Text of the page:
The housing complex would provide apartments for residents who make between 30% of area median income and 50% of area median income, according to the application. While the exact affordability mix has yet to be determined, Charity Housing said the average affordability level is expected to be at 40% of area median income.
The community space would include a community room with a kitchen that could be used for social gatherings, a pantry to store and stage food that would be provided in partnership with organizations like Second Harvest Food Bank, a laundry room and offices for on-site social service providers.
Because the project provides affordable housing, it is entitled to obtain numerous concessions under the state density bonus law. The building would occupy 74% of the project site, well above the 50% threshold that the zoning code would typically allow. And it would not meet the city's requirement of providing 150 square feet of usable open space per dwelling.
Furthermore, because the project is within half a mile of a major transit stop, it qualifies for unlimited density under state law.
The application comes at a time when the city has been struggling to make inroads in meeting its own — as well as regional — targets for affordable housing. While Santa Clara County has spearheaded the development of below-market-rate projects at 231 Grant Ave., designated for teachers, and 525 E. Charleston Road, the city's only major 100% affordable-housing development in recent years has been Wilton Court, a 59-apartment complex at 3705 El Camino Real that the council approved in 2019 and that is now under construction.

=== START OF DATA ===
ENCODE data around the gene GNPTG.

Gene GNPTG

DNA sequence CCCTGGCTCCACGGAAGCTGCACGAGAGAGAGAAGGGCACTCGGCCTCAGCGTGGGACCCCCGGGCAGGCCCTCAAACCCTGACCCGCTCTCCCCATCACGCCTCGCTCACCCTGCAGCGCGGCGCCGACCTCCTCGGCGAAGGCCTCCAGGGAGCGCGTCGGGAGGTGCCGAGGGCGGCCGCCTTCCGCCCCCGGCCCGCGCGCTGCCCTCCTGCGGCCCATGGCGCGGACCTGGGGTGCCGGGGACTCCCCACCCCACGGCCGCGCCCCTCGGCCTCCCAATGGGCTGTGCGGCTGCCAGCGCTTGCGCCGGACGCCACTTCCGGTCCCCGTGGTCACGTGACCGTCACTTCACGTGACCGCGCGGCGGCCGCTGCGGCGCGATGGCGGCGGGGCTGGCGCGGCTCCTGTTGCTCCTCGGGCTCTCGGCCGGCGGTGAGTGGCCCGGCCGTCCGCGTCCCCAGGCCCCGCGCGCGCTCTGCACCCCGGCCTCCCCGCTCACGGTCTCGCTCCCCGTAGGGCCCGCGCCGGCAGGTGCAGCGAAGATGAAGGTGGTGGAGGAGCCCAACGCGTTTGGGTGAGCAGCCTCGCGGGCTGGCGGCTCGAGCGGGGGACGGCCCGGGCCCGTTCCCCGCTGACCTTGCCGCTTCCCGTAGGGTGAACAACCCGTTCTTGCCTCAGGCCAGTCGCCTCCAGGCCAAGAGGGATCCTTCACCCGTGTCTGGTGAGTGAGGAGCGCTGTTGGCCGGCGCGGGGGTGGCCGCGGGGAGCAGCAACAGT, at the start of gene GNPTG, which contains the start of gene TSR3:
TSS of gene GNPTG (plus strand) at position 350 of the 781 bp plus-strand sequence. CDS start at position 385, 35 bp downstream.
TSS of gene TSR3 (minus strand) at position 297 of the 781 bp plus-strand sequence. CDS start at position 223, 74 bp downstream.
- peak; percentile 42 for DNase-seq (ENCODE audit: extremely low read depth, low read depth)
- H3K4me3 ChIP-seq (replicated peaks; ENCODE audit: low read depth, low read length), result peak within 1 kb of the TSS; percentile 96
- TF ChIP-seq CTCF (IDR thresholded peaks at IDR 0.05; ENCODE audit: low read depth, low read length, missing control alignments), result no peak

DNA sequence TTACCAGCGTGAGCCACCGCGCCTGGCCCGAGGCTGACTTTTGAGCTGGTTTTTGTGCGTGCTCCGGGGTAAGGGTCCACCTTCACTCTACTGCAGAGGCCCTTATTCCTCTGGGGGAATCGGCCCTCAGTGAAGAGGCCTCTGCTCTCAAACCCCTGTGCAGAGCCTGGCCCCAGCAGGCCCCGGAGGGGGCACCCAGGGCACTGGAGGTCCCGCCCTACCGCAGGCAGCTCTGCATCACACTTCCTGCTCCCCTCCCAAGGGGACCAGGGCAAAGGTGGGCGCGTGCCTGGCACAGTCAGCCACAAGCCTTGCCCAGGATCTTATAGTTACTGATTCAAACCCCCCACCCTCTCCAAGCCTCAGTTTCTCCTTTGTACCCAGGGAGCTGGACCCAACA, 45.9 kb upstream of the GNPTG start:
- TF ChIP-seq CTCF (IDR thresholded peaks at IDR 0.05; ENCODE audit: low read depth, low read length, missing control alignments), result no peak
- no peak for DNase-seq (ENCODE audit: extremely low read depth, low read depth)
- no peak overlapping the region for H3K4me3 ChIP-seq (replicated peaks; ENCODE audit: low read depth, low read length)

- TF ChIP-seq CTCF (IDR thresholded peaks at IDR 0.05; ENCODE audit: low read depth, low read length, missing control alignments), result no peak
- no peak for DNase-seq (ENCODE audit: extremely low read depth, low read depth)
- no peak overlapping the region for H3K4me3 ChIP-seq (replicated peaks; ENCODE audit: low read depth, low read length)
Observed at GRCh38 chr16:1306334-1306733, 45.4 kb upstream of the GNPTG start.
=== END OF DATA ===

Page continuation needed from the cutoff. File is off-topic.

The city's struggles on affordable housing were highlighted in a recent Santa Clara County Civil Grand Jury Report, which compared Palo Alto's progress on housing development to that of Mountain View. The grand jury recommended that Palo Alto speed up its planning process, identify additional funding mechanisms to support affordable housing and explore the creation of "area plans," vision documents that target particular areas of the cities and typically involve significant zoning changes and redevelopments that align with the city's goals.
The shortage for residents in the "low income" and "very low income" categories have been particularly acute in Palo Alto. The grand jury noted that the city approved just 80 residences for these income categories between 2015 and 2019, which represents just 7% of its obligations under the Regional Housing Needs Allocation process.
Project plans for 3001 El Camino Real show an S-shaped building with courtyards in the front and the back of the development. The building's height would not exceed 60 feet, according to the application, and it would provide a "pedestrian-scale environment in keeping with the adjacent neighborhood," the application states.
It would also provide 106 parking spaces in its garage through use of parking lifts as well 142 bicycle parking spaces, according to the application.
This isn't the first time that the city is considering adding residences to the former Mike's Bikes site, which today consists of two unoccupied commercial buildings and a parking lot. In 2017, The Sobrato Organization proposed building 50 apartments and nearly 2,000 square feet of retail space at the site, though it later withdrew its proposal.
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